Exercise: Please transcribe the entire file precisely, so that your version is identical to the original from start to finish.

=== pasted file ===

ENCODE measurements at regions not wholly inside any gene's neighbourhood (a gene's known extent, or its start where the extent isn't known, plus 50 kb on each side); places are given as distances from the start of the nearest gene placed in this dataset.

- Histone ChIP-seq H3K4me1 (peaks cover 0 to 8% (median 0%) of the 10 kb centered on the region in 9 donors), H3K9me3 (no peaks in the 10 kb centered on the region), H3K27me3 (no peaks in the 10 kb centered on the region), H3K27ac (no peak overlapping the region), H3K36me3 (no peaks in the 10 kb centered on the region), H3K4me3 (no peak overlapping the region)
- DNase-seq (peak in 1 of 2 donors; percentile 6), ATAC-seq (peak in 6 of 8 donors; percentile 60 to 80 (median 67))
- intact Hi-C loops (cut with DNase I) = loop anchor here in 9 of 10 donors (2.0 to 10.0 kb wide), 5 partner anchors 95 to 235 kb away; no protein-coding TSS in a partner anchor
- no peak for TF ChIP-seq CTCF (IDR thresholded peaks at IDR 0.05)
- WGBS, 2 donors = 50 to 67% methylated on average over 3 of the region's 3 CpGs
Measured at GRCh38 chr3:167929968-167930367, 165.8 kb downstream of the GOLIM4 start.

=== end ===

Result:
ENCODE measurements at regions not wholly inside any gene's neighbourhood (a gene's known extent, or its start where the extent isn't known, plus 50 kb on each side); places are given as distances from the start of the nearest gene placed in this dataset.

- Histone ChIP-seq H3K4me1 (peaks cover 0 to 8% (median 0%) of the 10 kb centered on the region in 9 donors), H3K9me3 (no peaks in the 10 kb centered on the region), H3K27me3 (no peaks in the 10 kb centered on the region), H3K27ac (no peak overlapping the region), H3K36me3 (no peaks in the 10 kb centered on the region), H3K4me3 (no peak overlapping the region)
- DNase-seq (peak in 1 of 2 donors; percentile 6), ATAC-seq (peak in 6 of 8 donors; percentile 60 to 80 (median 67))
- intact Hi-C loops (cut with DNase I) = loop anchor here in 9 of 10 donors (2.0 to 10.0 kb wide), 5 partner anchors 95 to 235 kb away; no protein-coding TSS in a partner anchor
- no peak for TF ChIP-seq CTCF (IDR thresholded peaks at IDR 0.05)
- WGBS, 2 donors = 50 to 67% methylated on average over 3 of the region's 3 CpGs
Measured at GRCh38 chr3:167929968-167930367, 165.8 kb downstream of the GOLIM4 start.